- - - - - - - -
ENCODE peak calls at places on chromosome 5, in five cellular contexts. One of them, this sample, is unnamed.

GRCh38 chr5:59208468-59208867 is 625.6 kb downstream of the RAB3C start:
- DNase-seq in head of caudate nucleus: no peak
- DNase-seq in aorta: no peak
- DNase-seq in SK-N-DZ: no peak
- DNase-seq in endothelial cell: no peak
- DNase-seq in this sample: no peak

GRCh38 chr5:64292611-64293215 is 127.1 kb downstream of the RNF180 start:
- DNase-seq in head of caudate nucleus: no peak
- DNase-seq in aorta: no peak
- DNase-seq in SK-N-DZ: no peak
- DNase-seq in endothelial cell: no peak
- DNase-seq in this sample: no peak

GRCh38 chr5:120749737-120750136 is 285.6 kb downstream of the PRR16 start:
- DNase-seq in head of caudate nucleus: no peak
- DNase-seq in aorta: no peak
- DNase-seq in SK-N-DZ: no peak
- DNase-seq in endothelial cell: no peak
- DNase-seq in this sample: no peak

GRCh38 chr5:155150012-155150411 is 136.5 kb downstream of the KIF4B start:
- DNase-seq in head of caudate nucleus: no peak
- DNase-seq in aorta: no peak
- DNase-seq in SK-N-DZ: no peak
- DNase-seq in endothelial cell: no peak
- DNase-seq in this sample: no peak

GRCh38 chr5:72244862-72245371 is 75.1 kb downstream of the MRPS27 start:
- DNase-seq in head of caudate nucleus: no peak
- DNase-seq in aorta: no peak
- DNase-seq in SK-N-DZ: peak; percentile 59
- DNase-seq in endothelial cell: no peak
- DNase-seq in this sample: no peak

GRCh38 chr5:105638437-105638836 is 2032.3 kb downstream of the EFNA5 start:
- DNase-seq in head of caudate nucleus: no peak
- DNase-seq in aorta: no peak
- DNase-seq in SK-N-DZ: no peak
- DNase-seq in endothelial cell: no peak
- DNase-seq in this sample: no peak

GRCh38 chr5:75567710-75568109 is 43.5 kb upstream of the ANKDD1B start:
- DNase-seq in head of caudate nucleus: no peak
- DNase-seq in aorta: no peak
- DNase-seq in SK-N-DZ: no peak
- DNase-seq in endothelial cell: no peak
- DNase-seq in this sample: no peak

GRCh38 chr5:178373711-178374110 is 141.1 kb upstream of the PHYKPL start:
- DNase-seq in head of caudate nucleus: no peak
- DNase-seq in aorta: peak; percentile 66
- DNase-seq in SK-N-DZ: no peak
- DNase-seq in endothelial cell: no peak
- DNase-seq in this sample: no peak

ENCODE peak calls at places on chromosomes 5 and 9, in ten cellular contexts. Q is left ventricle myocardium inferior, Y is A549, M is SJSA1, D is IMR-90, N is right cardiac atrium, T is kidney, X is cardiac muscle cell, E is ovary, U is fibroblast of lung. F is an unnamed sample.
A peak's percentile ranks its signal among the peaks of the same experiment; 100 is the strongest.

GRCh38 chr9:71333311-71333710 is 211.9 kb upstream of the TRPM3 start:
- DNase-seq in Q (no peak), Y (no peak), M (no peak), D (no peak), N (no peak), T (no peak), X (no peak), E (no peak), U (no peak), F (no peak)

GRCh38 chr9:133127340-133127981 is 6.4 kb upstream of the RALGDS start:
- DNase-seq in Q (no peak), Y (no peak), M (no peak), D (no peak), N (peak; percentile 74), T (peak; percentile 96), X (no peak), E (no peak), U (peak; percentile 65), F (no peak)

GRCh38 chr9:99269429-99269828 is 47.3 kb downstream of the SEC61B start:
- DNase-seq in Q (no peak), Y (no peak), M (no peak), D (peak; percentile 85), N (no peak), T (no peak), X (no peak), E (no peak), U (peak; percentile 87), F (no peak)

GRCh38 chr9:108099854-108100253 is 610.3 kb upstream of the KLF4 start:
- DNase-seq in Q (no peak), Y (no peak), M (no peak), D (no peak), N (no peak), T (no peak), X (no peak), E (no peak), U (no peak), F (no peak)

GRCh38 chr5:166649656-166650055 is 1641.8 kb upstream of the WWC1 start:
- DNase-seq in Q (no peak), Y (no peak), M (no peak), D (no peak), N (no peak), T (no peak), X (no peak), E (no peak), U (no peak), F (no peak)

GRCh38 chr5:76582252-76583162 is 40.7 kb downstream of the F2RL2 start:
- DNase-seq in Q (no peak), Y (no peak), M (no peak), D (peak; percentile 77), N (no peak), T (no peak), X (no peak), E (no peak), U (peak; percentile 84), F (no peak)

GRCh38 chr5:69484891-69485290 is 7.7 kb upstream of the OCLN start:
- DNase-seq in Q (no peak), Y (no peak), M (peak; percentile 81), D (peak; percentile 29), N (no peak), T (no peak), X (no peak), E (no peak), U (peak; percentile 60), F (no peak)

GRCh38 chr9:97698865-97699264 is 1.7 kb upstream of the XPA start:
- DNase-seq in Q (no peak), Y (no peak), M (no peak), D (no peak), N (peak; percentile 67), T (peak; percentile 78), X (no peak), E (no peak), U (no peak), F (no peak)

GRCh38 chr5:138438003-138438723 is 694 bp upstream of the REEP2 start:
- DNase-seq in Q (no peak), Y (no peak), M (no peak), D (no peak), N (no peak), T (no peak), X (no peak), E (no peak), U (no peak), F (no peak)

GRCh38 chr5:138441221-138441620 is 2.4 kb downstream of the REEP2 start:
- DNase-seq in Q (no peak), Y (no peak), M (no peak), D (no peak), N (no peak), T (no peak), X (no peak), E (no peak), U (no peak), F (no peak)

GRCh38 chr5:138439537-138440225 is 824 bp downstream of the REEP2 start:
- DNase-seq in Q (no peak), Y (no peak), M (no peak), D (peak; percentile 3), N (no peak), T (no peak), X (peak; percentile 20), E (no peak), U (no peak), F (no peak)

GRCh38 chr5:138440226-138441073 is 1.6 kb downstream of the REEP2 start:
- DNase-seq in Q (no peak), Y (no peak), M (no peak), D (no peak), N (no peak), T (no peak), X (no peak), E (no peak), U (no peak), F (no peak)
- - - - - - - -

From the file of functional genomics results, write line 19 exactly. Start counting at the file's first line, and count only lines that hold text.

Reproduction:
- DNase-seq in this sample: no peak